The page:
“The whole thing is a work in progress,” Lerner says. “When you’re writing something, just Ken and I in our living room and singing it to each other – that’s the infant stage. But when you add actors and a director and sets and costumes and an orchestra, then it’s something different.”
Changes were definitely made to the score when the cast came into the equation. The keys of many of the songs were lowered to suit Ben Mingay, who plays Zack Mayo.
“Ben has a very elastic voice,” Ken Hirsch says. “Even though he can hit the notes, a lot of the time it’s just not right dramatically, so we’ve lowered the key to suit the mood of the scene.”
Joining Mingay is Amanda Harrison who originated the role of Elphaba in the Australian production of Wicked, Kate Kendall, Bert LaBonte and Tara Morice, who famously played Fran in Strictly Ballroom.
Douglas Day Stewart says the Australian cast has really fleshed out the characters in the way that he had hoped. “These are really amazing people,” he says.
Adorning the cast is a mixture of custom made costumes and late 1970s and early 80s vintage finds. All the shoes in the show were handmade by Manhattan Shoes in Melbourne and every wig was handmade over a six-week period. The man who has undertaken the mammoth task of sourcing, fitting and tailoring the show’s 350 costumes is Billy Roche, the wardrobe co-ordinator.
“We scouted throughout Australia looking for the period between 79 and 84, which is quite hard at the moment because everybody thinks that is the great fashion, so not much is available,” he says.
All the original pieces were fitted to the cast members and then altered at a workshop in Melbourne if necessary. Roche says that it’s fairly unusual to use so much vintage clothing on a show of this scale, but the unique pieces add to the character of the show.
To get the authentic military look, every male cast member has had their head shaved to a number one. The iconic white officer uniforms have all been tailor made from original US military design and fitted twice on each performer.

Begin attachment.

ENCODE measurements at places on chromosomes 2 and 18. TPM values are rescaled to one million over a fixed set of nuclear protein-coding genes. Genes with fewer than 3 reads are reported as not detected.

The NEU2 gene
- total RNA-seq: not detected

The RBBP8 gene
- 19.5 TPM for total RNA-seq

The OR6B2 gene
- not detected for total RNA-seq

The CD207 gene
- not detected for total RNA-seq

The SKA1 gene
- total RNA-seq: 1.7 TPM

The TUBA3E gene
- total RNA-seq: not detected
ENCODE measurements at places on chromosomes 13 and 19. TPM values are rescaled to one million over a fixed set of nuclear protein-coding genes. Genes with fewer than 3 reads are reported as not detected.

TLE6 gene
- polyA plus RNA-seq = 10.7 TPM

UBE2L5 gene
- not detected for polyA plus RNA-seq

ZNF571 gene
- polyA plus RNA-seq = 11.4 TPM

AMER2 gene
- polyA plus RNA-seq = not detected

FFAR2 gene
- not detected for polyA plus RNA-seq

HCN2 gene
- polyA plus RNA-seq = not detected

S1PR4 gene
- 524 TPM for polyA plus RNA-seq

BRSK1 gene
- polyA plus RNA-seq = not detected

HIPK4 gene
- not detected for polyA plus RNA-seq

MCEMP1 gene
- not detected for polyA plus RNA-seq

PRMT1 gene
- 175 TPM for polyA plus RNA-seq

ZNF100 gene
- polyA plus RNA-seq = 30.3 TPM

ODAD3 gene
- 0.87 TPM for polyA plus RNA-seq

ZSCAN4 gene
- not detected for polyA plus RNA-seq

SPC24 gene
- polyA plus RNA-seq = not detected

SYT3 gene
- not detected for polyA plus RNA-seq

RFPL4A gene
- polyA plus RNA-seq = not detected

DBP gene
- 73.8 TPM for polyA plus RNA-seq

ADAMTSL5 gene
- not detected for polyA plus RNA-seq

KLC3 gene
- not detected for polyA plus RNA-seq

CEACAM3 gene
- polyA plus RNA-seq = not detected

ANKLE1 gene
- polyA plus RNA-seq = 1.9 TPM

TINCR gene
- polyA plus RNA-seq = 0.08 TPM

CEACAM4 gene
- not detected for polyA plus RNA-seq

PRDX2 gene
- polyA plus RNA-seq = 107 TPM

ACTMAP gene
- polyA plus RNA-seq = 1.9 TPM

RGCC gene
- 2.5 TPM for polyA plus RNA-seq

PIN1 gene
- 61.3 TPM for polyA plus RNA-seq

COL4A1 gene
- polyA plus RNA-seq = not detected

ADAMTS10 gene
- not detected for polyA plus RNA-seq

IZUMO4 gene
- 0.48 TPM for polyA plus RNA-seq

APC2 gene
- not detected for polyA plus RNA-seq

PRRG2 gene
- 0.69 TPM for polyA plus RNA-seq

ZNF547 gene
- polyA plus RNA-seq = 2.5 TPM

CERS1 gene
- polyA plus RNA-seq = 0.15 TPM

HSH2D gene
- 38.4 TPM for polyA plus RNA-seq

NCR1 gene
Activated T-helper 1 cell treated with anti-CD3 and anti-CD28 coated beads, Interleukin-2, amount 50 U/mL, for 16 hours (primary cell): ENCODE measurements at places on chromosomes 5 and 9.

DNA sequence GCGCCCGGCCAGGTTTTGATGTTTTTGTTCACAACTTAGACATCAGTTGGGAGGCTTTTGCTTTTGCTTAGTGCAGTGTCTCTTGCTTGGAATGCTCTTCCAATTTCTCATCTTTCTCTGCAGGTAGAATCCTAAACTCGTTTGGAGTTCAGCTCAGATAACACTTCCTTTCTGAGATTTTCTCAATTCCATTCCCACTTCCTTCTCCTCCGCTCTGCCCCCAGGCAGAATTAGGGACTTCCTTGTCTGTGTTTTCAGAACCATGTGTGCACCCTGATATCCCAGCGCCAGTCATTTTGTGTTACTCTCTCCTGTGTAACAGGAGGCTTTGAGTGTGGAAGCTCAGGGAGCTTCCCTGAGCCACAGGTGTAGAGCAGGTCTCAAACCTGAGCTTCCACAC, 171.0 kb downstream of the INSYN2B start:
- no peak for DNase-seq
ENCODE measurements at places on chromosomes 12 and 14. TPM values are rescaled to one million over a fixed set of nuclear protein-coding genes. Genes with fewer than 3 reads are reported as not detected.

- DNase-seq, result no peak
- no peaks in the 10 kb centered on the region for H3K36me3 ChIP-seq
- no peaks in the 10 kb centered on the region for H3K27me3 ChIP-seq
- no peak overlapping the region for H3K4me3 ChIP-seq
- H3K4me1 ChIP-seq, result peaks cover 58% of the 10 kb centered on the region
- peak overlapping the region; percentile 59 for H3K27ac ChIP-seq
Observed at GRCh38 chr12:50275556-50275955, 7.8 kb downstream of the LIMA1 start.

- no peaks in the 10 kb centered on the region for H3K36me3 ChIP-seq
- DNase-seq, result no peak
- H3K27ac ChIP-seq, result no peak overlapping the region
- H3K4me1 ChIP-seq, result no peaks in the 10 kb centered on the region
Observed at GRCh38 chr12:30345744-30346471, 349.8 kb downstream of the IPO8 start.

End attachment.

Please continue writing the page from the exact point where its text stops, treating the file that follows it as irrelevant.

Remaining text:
Roche says each costume had to please the director, the designer and the performer. “We have a lot of people in the show who are buying vintage clothing and wearing it themselves,” he says. “They were very happy when they actually saw some of the stuff they ended up with in the show because it’s what they wear every day.”
The set, by Dale Ferguson, features a number of large white steel staircases and walkways which reconfigure over two large revolves to represent everything from a US navy base to a Filipino town. Writer Douglas Day Stewart described the set as a “real stunner”.
“People aren’t going to be able to believe what they’re seeing,” he says. “It’s like seeing transformers.”
In charge of ensuring the set operates smoothly and quickly on the stage of the Lyric Theatre is technical director Nick Eltis.
Eltis says the technical rehearsal of the show has been challenging because there’s no precedent.
"To ensure every part would work when the set was built in the theatre, the entire set was assembled off-site before moving into the space"“We’ve had to build it from the ground up, so we’ve had to take a new design and deliver it into some kind of reality,” he says.
“It is a big set,” he says. “Getting it into the venue and building it in such a way that it fits into several theatres is tricky.”
To ensure every part would work when the set was built in the theatre, the entire set was assembled off-site before moving into the space.
Eltis says the amount of movement required by the set has presented its own challenges. The technical crew had five full days of rehearsal before the cast even arrived in the theatre.
“With all those moving parts, you have to overlay the crew on top of that to make sure they’re safe and then of course the cast,” he says. “We really need to make sure we know where everyone is at all times to keep everyone safe.”
Getting An Officer and a Gentleman to the stage has been a long process involving many of the world’s and Australia’s finest creatives. Some have been working on the project for over six years, so Friday’s opening night will surely be a momentous occasion. Only time will tell whether the show is a critical and commercial success, but all involved have hopes that after a successful Australian season, the show will find its feet in the international market and eventually make it to Broadway.